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Rock - Released June 20, 2005 | Echo

Its nods to post-grunge melodic accessibility and generally workmanlike sound hurt DevilDriver's 2003 debut, and the murkiness of frontman Dez Fafara's relationship with his previous group Coal Chamber didn't necessarily help. There was promise amidst DevilDriver's riffs and runs, but harnessing it was the problem. 2005's Fury of Our Maker's Hand is the solution. DevilDriver has amplified every facet of their sound. They've turned their backs on the kind of plodding melodic obviousness that kills credibility on the raging metal side, instead hardwiring a vicious catchiness right into the guitar lines and Fafara's esophageal grind. Drummer John Boecklin slays on "Bear Witness Unto" and in the furious time-shifts of opener "End of the Line"; actually, Boecklin pretty much slays throughout Fury. "Grinf**cked," besides having the best name on the record, also exemplifies DevilDriver's union of black melody to razor-sharp playing. "Pale Horse Apocalypse" is a traditionalist thrash workout, and "Before the Hangman's Noose" approaches the hard-tack American metal of Lamb of God. The slower pace, spiritualism, and double bass tussles of "Sin & Sacrifice" seem like a tribute to European metal. Fury of Our Maker's Hand is such a severe turn away from the falter of their first album -- and a turn toward something hungry, focused, and ready to be devoured by metal faithful everywhere -- that DevilDriver may have made their true debut the second time around. © Johnny Loftus /TiVo
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Metal - Released June 20, 2005 | Echo

Its nods to post-grunge melodic accessibility and generally workmanlike sound hurt DevilDriver's 2003 debut, and the murkiness of frontman Dez Fafara's relationship with his previous group Coal Chamber didn't necessarily help. There was promise amidst DevilDriver's riffs and runs, but harnessing it was the problem. 2005's Fury of Our Maker's Hand is the solution. DevilDriver has amplified every facet of their sound. They've turned their backs on the kind of plodding melodic obviousness that kills credibility on the raging metal side, instead hardwiring a vicious catchiness right into the guitar lines and Fafara's esophageal grind. Drummer John Boecklin slays on "Bear Witness Unto" and in the furious time-shifts of opener "End of the Line"; actually, Boecklin pretty much slays throughout Fury. "Grinf**cked," besides having the best name on the record, also exemplifies DevilDriver's union of black melody to razor-sharp playing. "Pale Horse Apocalypse" is a traditionalist thrash workout, and "Before the Hangman's Noose" approaches the hard-tack American metal of Lamb of God. The slower pace, spiritualism, and double bass tussles of "Sin & Sacrifice" seem like a tribute to European metal. Fury of Our Maker's Hand is such a severe turn away from the falter of their first album -- and a turn toward something hungry, focused, and ready to be devoured by metal faithful everywhere -- that DevilDriver may have made their true debut the second time around. © Johnny Loftus /TiVo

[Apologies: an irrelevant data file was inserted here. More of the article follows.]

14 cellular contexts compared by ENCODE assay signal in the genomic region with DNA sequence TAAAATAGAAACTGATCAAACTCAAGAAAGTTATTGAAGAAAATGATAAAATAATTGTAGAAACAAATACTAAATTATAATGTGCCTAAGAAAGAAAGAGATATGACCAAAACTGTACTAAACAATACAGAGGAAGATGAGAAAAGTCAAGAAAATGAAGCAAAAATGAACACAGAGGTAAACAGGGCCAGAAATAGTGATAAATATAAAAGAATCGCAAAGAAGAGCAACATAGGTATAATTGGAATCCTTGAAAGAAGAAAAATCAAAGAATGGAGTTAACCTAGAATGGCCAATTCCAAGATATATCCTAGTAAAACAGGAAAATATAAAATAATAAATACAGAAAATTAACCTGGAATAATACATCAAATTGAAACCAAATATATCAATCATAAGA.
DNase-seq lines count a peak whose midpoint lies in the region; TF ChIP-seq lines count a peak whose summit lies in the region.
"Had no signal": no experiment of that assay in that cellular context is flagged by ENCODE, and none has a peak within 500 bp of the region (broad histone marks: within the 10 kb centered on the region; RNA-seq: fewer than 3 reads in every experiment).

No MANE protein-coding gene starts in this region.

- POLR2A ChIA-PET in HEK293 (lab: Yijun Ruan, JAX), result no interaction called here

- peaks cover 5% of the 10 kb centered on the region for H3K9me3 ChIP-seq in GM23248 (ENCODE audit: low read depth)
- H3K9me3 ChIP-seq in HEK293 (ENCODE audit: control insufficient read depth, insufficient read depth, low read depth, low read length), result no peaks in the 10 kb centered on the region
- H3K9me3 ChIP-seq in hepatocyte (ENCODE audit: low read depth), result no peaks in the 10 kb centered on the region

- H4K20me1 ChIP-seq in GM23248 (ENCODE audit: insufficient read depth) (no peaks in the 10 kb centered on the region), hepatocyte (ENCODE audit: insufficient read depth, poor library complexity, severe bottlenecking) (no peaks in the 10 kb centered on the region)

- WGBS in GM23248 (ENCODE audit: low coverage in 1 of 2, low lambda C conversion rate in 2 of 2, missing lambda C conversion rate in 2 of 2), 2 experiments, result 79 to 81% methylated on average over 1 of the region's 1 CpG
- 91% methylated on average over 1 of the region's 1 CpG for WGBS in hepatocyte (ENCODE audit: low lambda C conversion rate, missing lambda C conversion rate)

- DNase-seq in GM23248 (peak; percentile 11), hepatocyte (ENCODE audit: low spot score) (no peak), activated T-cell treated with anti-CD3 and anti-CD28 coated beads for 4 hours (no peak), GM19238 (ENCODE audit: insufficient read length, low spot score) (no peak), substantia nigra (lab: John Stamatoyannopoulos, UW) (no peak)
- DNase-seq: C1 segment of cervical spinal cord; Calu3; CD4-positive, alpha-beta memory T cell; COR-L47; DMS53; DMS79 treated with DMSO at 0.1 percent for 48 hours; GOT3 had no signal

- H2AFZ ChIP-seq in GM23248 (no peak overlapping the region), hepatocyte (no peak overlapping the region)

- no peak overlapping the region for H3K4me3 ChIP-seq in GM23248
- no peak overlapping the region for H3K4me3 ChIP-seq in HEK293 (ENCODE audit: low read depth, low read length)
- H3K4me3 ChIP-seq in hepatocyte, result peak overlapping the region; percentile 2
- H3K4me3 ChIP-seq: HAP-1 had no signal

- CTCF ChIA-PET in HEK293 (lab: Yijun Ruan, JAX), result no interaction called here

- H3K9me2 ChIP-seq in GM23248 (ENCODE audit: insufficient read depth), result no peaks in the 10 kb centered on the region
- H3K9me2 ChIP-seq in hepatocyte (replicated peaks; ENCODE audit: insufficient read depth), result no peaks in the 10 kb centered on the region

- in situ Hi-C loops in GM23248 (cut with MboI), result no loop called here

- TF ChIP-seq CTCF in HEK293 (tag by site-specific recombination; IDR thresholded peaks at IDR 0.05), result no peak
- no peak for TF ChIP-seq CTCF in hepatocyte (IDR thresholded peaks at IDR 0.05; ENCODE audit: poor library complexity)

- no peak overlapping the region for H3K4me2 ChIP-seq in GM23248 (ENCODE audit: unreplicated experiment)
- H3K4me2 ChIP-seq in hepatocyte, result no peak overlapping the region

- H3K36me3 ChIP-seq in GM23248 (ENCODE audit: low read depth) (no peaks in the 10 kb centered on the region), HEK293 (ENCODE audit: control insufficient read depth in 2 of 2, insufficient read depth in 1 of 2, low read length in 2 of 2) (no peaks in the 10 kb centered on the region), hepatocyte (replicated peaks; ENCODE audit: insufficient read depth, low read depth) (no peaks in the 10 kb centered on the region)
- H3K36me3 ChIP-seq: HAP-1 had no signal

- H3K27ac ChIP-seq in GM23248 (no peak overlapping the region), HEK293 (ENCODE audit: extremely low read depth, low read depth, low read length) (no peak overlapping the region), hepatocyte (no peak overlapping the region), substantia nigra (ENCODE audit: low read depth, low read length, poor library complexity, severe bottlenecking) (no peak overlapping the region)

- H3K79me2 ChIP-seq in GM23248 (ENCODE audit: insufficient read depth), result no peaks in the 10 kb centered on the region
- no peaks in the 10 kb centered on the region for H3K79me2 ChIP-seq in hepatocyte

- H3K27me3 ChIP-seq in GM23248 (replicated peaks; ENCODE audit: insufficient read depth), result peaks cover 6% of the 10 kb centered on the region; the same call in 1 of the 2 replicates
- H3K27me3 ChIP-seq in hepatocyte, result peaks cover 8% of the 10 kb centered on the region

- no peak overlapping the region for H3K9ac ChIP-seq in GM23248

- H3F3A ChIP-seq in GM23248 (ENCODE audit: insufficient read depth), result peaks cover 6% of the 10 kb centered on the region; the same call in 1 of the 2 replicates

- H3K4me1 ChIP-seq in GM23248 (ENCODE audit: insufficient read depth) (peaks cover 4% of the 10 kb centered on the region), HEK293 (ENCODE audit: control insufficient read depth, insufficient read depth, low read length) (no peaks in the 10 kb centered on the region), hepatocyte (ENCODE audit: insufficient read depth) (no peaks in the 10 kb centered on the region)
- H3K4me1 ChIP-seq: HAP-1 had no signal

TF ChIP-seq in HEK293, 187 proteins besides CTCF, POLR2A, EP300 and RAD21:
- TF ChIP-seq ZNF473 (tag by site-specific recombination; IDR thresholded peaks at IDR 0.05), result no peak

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Metal - Released August 23, 2013 | Napalm Records Handels GmbH

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Metal - Released February 18, 2011 | Echo

Although he was once the leader of makeup-wearing nu metallists Coal Chamber, singer/screamer Dez Fafara has opted to keep things 100 percent aggro/extreme metal with DevilDriver, a band that reached its fifth release overall with 2011's Beast. DevilDriver's roster consists mainly of dudes with long stringy hair, manly-man facial hair, and tattoos -- and, unsurprisingly, the group's music goes hand in hand with its look throughout Beast, as the album is a nonstop barrage of screaming, growling, riffing, and rat-a-tat-tat drumming. And the song titles certainly reflect the ferociousness of the music, as exemplified by "Bring the Fight (To the Floor)," "Hardened," "Shitlist," "You Make Me Sick," and "Talons Out (Teeth Sharpened)." You can't fault DevilDriver's commitment to staying true to extreme metal, and refusing to budge an inch. But as is the case with many other extreme metal bands, it is only a matter of time until monotony starts to rear its ugly head -- how far can you push the heavy factor before things start to tread on "same-sounding" territory? And to a certain degree, DevilDriver fall victim to this. That said, there are moments when a few different "shades" of heavy are detected, including the beginning of the aforementioned "Shitlist" and the album-closer, "Lend Myself to the Night." However, for those who like excuse-free metal cranked to ten from beginning to end, DevilDriver have assembled one gnarly Beast for you. © Greg Prato /TiVo